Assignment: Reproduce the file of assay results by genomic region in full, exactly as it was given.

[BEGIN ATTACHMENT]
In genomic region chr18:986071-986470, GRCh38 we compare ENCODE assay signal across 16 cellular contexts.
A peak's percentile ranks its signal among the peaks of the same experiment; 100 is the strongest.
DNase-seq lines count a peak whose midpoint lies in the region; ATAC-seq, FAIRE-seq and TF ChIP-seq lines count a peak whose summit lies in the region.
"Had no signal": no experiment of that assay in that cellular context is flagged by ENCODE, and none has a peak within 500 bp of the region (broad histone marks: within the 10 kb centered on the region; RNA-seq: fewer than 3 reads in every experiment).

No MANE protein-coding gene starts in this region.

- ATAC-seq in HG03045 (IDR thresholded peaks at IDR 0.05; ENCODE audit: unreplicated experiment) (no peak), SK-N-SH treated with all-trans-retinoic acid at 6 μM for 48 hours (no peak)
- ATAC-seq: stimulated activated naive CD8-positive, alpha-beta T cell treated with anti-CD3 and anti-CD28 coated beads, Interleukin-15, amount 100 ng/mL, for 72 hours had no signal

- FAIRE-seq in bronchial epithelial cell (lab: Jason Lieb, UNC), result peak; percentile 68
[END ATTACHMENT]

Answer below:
In genomic region chr18:986071-986470, GRCh38 we compare ENCODE assay signal across 16 cellular contexts.
A peak's percentile ranks its signal among the peaks of the same experiment; 100 is the strongest.
DNase-seq lines count a peak whose midpoint lies in the region; ATAC-seq, FAIRE-seq and TF ChIP-seq lines count a peak whose summit lies in the region.
"Had no signal": no experiment of that assay in that cellular context is flagged by ENCODE, and none has a peak within 500 bp of the region (broad histone marks: within the 10 kb centered on the region; RNA-seq: fewer than 3 reads in every experiment).

No MANE protein-coding gene starts in this region.

- ATAC-seq in HG03045 (IDR thresholded peaks at IDR 0.05; ENCODE audit: unreplicated experiment) (no peak), SK-N-SH treated with all-trans-retinoic acid at 6 μM for 48 hours (no peak)
- ATAC-seq: stimulated activated naive CD8-positive, alpha-beta T cell treated with anti-CD3 and anti-CD28 coated beads, Interleukin-15, amount 100 ng/mL, for 72 hours had no signal

- FAIRE-seq in bronchial epithelial cell (lab: Jason Lieb, UNC), result peak; percentile 68